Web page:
Starlink’s Space Cables

For those who don’t know, Starlink is a project being developed by SpaceX, Elon Musk’s rocket company. The goal of the endeavour is to grid the planet with thousands of orbiting satellites, which together, can provide very fast internet to any location on the globe (except Antarctica). All you would need on the ground is a 500$ antenna and router to capture the information from the satellites. The obvious benefit of such an internet is the ability to connect the most remote locations on the globe with a relatively minuscule investment. Currently, this can only be achieved thanks to underground, and even underwater cables.

Starlink just ran a public Beta to test their system. SpaceX has been launching their satellites since 2016, and has approximately 800 in orbit. It is still years away from having a complete grid around the earth. Nevertheless, having invited volunteers to use the Starlink internet in many parts of the USA, Starlink achieved download speeds of up to 174 Mbps.  Why is SpaceX doing this? Revenue.  Musk has repeatedly stated that the purpose of SpaceX is to get humanity to Mars, and has vowed to not take the company public until the goal is achieved.  Starlink could be of enormous benefit for the world, and it would consequently bring enormous revenue to SpaceX.  The future is uncertain, but optimistic sources estimate the revenue that such a communication system could bring at twice NASA’s current budget.   Starlink might just finance Earth’s first Mars Mission.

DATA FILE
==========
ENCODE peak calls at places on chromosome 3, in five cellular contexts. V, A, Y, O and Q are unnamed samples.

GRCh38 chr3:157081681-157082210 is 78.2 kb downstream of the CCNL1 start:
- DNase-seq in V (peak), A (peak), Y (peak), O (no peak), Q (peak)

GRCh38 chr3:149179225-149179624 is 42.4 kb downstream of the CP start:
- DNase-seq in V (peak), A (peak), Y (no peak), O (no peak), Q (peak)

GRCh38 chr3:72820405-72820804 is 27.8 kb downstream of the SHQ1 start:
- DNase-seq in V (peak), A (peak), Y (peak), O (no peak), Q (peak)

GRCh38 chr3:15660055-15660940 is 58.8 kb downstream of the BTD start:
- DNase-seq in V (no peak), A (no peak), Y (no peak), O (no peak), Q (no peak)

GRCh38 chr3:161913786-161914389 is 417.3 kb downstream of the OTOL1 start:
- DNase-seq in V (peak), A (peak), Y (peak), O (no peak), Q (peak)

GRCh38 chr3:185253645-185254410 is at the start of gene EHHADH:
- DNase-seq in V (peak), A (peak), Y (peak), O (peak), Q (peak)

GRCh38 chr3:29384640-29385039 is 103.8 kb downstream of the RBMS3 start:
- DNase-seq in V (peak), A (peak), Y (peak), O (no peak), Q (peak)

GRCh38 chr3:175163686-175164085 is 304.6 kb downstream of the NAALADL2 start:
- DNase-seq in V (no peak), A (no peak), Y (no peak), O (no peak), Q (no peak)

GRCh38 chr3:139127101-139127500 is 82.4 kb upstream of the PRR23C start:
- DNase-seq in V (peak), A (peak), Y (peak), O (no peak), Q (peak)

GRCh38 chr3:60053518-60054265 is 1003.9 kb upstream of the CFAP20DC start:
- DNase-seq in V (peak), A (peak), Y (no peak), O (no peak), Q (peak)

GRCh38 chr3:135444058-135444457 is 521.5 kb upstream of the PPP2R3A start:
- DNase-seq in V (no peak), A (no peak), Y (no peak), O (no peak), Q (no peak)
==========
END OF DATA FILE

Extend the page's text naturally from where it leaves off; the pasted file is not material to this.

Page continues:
If you’re like me, you’ll be surprised to find out that the internet does not exist in the air. The internet exists in server rooms around the globe that are connected to one another through extremely long wires placed at the bottom of the oceans and beneath our feet. When we get wifi, it is that we are at a point on this grid of wires, that emits the signal wirelessly over a very small area. Even when we use data on our phones, the phone service is provided by giant towers which are themselves connected to the grid. I’ve often marvelled at the fact that we managed to cover then entire globe with roads so that we could drive our cars really fast, but a far more impressive achievement is the fact that we have, since the invention of the telegraph, been wiring one part of the world to the next.

However impressive this grid of wires that allows us all to communicate with one another instantaneously, it is old technology. Sure, some of the new fiber optic wires are very interesting in their own right, but we’ve been laying wires between continents since 1850. Perhaps it is time that we create another layer of communication, up among the stars.

I leave you with one of my favorite quotes, from the 1850s. ”The laying of the telegraph cable is regarded, and most justly, as the greatest event in the present century; now the great work is complete, the whole earth will be belted with electric current, palpitating with human thoughts and emotions. It shows that nothing is impossible to man.” (Briggs and Maverick, The Story of the Telegraph, 1858). I have never seen such poetry or pride in writings about the internet, but it is a far greater achievement than the telegraph.  And there is more to come.

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